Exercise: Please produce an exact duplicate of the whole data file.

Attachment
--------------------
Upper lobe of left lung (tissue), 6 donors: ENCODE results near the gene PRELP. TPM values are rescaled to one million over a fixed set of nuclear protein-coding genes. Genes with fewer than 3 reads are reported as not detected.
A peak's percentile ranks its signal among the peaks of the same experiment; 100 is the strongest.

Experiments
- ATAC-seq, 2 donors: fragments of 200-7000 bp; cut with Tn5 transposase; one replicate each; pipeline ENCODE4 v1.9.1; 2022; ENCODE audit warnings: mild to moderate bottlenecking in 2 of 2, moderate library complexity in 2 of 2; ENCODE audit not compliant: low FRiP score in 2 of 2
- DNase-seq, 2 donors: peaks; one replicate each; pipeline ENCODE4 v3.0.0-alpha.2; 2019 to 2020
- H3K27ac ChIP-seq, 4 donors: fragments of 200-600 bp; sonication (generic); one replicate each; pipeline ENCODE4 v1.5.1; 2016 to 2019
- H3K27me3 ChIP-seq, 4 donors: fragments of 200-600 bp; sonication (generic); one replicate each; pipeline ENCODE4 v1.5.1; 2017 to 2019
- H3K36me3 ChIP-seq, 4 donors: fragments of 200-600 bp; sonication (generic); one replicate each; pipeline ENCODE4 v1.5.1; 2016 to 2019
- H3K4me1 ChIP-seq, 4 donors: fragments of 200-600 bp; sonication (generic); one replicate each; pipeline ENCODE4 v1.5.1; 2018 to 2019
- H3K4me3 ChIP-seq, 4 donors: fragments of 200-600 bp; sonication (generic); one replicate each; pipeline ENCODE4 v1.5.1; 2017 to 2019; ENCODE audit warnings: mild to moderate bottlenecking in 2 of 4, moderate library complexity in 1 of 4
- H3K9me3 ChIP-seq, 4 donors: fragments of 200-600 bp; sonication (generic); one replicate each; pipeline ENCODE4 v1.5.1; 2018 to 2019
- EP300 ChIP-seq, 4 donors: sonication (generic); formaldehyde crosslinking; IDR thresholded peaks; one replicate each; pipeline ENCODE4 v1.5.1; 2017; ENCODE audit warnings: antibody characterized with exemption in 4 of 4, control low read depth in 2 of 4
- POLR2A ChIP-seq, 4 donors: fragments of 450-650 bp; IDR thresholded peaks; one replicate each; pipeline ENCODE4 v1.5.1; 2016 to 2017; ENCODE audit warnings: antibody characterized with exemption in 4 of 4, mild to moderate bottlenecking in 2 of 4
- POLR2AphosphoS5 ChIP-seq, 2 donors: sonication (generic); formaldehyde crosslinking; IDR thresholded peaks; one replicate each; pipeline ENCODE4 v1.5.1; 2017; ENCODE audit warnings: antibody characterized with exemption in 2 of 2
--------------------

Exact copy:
Upper lobe of left lung (tissue), 6 donors: ENCODE results near the gene PRELP. TPM values are rescaled to one million over a fixed set of nuclear protein-coding genes. Genes with fewer than 3 reads are reported as not detected.
A peak's percentile ranks its signal among the peaks of the same experiment; 100 is the strongest.

Experiments
- ATAC-seq, 2 donors: fragments of 200-7000 bp; cut with Tn5 transposase; one replicate each; pipeline ENCODE4 v1.9.1; 2022; ENCODE audit warnings: mild to moderate bottlenecking in 2 of 2, moderate library complexity in 2 of 2; ENCODE audit not compliant: low FRiP score in 2 of 2
- DNase-seq, 2 donors: peaks; one replicate each; pipeline ENCODE4 v3.0.0-alpha.2; 2019 to 2020
- H3K27ac ChIP-seq, 4 donors: fragments of 200-600 bp; sonication (generic); one replicate each; pipeline ENCODE4 v1.5.1; 2016 to 2019
- H3K27me3 ChIP-seq, 4 donors: fragments of 200-600 bp; sonication (generic); one replicate each; pipeline ENCODE4 v1.5.1; 2017 to 2019
- H3K36me3 ChIP-seq, 4 donors: fragments of 200-600 bp; sonication (generic); one replicate each; pipeline ENCODE4 v1.5.1; 2016 to 2019
- H3K4me1 ChIP-seq, 4 donors: fragments of 200-600 bp; sonication (generic); one replicate each; pipeline ENCODE4 v1.5.1; 2018 to 2019
- H3K4me3 ChIP-seq, 4 donors: fragments of 200-600 bp; sonication (generic); one replicate each; pipeline ENCODE4 v1.5.1; 2017 to 2019; ENCODE audit warnings: mild to moderate bottlenecking in 2 of 4, moderate library complexity in 1 of 4
- H3K9me3 ChIP-seq, 4 donors: fragments of 200-600 bp; sonication (generic); one replicate each; pipeline ENCODE4 v1.5.1; 2018 to 2019
- EP300 ChIP-seq, 4 donors: sonication (generic); formaldehyde crosslinking; IDR thresholded peaks; one replicate each; pipeline ENCODE4 v1.5.1; 2017; ENCODE audit warnings: antibody characterized with exemption in 4 of 4, control low read depth in 2 of 4
- POLR2A ChIP-seq, 4 donors: fragments of 450-650 bp; IDR thresholded peaks; one replicate each; pipeline ENCODE4 v1.5.1; 2016 to 2017; ENCODE audit warnings: antibody characterized with exemption in 4 of 4, mild to moderate bottlenecking in 2 of 4
- POLR2AphosphoS5 ChIP-seq, 2 donors: sonication (generic); formaldehyde crosslinking; IDR thresholded peaks; one replicate each; pipeline ENCODE4 v1.5.1; 2017; ENCODE audit warnings: antibody characterized with exemption in 2 of 2